A study by Platt and Wannfors investigated the use of a light-cured compomer combined with a light-cured dental adhesive as a root-end filling. The study involved 34 teeth in 28 patients; the teeth were single-rooted incisors or canines in the maxilla or mandible that needed a surgical root canal procedure. A shallow, concave, apical preparation was restored with a light-cured compomer and dental adhesive. After a week of healing, the teeth were evaluated for signs of postoperative infection, then the teeth were examined radiographically after a year. As a control, a conventional root-end preparation was filled with a chemically-cured glass ionomer, for comparison with the compomer and dental adhesive technique. Healing was classified as unsatisfactory; uncertain; incomplete (scar tissue); or complete. The study found a significantly higher success rate in the treatment group using the compomer and dental adhesive, compared to the group using glass ionomer. Complete healing was found in 89% of the compomer group versus 44% of the glass ionomer group. The study concludes that a bonded compomer used with an adhesive system could be an effective retrograde root filling material regardless of the quality of the remaining root filling.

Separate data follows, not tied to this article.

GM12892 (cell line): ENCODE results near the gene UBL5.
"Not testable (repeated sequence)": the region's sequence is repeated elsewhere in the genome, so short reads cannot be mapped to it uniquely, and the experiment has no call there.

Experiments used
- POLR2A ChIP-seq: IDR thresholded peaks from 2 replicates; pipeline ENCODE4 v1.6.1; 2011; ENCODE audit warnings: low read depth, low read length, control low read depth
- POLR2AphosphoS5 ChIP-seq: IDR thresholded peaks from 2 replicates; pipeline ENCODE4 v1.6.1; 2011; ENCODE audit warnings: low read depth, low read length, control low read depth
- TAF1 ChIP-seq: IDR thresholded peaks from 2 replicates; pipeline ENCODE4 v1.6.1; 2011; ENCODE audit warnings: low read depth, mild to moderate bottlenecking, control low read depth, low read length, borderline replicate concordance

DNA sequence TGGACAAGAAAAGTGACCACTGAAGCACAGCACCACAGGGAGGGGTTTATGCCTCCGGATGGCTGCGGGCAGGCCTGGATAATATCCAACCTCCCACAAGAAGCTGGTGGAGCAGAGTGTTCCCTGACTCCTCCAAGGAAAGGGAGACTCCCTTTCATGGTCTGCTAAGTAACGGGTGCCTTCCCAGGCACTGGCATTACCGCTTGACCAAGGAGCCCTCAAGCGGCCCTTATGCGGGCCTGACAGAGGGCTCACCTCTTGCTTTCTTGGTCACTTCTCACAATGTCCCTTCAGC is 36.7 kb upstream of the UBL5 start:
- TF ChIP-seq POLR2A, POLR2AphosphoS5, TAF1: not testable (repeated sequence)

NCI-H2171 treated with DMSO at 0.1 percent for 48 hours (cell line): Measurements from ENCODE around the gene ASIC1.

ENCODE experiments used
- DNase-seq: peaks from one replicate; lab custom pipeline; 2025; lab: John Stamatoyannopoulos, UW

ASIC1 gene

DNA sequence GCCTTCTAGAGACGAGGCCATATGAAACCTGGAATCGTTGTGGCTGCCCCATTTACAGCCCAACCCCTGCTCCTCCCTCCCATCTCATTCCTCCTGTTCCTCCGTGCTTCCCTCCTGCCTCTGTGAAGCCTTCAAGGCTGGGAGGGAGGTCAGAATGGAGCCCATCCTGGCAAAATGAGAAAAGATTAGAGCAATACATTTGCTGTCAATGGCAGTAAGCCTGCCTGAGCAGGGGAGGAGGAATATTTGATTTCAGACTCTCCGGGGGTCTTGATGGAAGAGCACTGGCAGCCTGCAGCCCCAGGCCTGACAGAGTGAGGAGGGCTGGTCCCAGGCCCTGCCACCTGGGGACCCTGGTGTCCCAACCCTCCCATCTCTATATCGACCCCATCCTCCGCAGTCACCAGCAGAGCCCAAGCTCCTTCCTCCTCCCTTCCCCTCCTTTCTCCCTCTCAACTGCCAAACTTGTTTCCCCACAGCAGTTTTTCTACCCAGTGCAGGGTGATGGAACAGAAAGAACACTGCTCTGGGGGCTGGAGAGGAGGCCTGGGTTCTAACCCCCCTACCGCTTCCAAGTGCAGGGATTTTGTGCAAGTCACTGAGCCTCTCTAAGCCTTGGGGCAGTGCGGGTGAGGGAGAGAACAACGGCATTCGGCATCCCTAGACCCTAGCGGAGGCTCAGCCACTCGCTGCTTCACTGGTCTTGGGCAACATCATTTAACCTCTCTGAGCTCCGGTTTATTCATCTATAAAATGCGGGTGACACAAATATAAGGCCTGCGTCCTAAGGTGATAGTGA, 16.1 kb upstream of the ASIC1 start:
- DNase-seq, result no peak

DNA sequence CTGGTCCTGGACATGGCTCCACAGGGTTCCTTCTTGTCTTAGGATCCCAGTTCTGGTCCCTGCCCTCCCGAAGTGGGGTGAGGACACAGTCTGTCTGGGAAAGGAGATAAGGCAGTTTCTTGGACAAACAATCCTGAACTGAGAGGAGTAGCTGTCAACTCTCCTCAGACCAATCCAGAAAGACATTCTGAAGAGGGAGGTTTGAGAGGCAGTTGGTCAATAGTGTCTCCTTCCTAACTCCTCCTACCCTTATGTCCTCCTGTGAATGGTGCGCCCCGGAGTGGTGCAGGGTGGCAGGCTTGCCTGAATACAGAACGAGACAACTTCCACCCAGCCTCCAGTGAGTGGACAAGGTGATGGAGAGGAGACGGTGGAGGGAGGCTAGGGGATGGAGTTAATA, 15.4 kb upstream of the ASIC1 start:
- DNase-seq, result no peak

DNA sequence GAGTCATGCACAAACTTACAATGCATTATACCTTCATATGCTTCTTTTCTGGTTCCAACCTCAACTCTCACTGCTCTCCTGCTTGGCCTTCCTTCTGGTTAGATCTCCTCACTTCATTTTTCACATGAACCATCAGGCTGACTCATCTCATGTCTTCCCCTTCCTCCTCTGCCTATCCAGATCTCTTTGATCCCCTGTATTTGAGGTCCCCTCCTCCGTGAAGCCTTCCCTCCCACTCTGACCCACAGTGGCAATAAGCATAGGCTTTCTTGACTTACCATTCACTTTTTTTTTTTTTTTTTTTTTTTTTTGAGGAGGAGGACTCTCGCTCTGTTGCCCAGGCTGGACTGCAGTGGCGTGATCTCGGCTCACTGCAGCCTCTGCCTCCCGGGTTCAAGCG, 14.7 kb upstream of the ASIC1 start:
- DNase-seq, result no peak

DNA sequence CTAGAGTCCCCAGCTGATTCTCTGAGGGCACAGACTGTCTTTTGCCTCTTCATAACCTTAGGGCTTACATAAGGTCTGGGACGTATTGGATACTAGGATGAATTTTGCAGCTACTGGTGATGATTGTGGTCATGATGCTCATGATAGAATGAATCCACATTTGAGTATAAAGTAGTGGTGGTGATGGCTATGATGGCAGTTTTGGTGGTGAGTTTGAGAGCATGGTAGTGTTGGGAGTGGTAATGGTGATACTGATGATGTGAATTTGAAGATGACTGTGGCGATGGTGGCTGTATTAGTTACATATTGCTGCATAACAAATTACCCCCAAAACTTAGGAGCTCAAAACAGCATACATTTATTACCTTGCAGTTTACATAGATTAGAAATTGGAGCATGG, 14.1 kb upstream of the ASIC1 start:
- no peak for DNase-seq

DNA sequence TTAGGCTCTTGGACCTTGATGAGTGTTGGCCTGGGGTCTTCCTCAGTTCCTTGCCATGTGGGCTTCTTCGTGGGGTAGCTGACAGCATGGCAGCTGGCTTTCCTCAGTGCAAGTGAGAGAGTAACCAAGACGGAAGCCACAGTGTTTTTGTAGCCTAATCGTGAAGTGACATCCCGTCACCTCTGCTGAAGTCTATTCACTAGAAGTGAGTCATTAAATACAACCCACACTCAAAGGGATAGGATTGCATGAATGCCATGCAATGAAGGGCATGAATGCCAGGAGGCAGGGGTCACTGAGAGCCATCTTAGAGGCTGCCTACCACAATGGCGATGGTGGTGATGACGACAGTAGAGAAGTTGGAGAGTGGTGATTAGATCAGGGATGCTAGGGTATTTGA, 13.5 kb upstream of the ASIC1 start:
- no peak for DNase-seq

(Source: Oral Surgery, Oral Medi-cine, Oral Pathology, Oral Radiology, and Endodontics. Vol. 97, No. 4, 2004)